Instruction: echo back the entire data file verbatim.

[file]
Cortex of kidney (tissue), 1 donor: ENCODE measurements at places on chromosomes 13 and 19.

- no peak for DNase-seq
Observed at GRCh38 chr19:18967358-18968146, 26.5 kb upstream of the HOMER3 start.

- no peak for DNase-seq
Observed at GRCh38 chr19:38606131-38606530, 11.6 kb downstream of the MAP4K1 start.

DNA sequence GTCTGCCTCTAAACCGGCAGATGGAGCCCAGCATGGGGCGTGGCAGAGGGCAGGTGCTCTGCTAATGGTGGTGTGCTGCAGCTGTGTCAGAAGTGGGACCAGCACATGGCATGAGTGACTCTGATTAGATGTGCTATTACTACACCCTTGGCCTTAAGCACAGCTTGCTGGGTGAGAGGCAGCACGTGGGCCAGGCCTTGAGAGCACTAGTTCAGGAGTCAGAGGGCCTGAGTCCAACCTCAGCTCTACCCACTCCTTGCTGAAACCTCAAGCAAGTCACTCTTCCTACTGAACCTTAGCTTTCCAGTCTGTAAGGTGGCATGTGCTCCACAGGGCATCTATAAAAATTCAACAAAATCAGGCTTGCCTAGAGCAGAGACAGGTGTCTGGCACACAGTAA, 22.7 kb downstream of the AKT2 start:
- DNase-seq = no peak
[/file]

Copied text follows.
Cortex of kidney (tissue), 1 donor: ENCODE measurements at places on chromosomes 13 and 19.

- no peak for DNase-seq
Observed at GRCh38 chr19:18967358-18968146, 26.5 kb upstream of the HOMER3 start.

- no peak for DNase-seq
Observed at GRCh38 chr19:38606131-38606530, 11.6 kb downstream of the MAP4K1 start.

DNA sequence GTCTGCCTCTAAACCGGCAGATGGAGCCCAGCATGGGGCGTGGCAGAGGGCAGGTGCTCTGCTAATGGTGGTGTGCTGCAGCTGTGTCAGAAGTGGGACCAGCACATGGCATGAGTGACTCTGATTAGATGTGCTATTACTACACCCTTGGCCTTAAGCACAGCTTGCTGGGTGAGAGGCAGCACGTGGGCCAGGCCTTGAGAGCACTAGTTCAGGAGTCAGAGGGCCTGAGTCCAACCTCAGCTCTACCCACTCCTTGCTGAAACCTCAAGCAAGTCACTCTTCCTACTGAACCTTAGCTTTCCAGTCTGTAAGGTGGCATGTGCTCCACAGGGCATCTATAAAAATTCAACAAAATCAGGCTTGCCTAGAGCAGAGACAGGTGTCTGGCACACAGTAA, 22.7 kb downstream of the AKT2 start:
- DNase-seq = no peak